A quickly developing swine influenza outbreak has health officials in the United States and Mexico searching for answers. It was reported Friday that a swine flu virus that has infected eight people in the United States matches a virus that has killed 60 people in Mexico.
Despite the name, there is no danger of contracting the virus from eating pork products; nor is there any risk associated with live swine. (See NPB Advises Producers to Protect Herds.) The exposure is occurring from human to human, according to the U.S. Centers for Disease Control and Prevention.
CDC first reported Tuesday that two children in the San Diego area were infected with a virus termed swine influenza A H1N1, whose combination of genes had not been seen before in flu viruses in humans or in pigs. The cases were discovered through a Border Infectious Disease Surveillance Program, according to the CDC officials. "It is exactly what that program is designed to do," they add.
In all, eight cases have been reported in the United States, between Texas and Southern California. but all of the people have fully recovered, reports the CDC. Of the 14 Mexican samples that the CDC tested, seven were identical to the swine flu virus found in the United States.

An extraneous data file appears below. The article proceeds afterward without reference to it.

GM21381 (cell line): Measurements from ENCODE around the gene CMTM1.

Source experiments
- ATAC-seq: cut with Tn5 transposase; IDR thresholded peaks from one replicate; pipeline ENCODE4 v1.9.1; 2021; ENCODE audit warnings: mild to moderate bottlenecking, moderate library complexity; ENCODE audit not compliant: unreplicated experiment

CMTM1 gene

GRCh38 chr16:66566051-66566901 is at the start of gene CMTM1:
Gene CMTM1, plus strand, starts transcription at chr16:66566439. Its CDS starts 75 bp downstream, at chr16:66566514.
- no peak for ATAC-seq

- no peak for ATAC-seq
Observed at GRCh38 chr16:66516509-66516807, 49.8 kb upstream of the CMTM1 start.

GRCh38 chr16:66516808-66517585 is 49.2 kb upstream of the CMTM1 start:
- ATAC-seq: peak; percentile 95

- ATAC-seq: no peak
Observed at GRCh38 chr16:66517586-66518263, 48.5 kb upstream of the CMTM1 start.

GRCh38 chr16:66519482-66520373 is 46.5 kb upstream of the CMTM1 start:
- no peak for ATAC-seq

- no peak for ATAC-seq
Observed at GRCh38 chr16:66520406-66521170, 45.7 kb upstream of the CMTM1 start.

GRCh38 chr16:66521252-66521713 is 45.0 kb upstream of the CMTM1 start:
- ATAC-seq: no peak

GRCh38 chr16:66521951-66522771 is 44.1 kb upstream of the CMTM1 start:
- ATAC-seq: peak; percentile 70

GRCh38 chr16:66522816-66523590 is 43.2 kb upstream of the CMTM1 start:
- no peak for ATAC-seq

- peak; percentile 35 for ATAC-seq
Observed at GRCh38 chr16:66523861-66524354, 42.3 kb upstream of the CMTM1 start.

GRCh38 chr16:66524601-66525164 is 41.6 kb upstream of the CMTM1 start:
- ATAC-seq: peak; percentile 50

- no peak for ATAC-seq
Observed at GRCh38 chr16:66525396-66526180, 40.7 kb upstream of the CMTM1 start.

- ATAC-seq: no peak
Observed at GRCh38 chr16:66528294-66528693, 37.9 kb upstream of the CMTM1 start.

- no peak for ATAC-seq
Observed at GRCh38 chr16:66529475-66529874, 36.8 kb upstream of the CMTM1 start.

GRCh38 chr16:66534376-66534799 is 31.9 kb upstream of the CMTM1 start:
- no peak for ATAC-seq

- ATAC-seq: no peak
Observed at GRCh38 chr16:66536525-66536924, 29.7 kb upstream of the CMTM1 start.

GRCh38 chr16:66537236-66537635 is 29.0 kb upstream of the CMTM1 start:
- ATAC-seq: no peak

"This is something we are worried about,” says Richard Besser, CDC's acting director. "This situation has been developing quickly." However, CBS news reports is that the CDC is activating teams and "are on top of the issue."
Nearly 1,000 people have become ill in Mexico City in a short period of time. Schools and universities in Mexico City were closed Friday and many public functions cancelled. Mexican President Felipe Calderon met with his Cabinet on Thursday night to discuss the outbreak. Mexican health officials report that their cases are stabilizing.
The influenza virus evolves rapidly and has the ability to quickly create new strains. The new virus has genes from North American swine and avian influenza; human influenza; and swine influenza normally found in Asia and Europe, said Nancy Cox, chief of the CDC's Influenza Division. The majority of cases are occurring in adults between 25 and 44 years of age.
The human influenza vaccine's ability to protect against the new swine flu strain is unknown, and studies are ongoing. CBS's medical advisor reported that currently available flu treatments appear to be "affective in treating these cases" and, while people should be aware of and report flu-like symptoms, there is "no need to panic."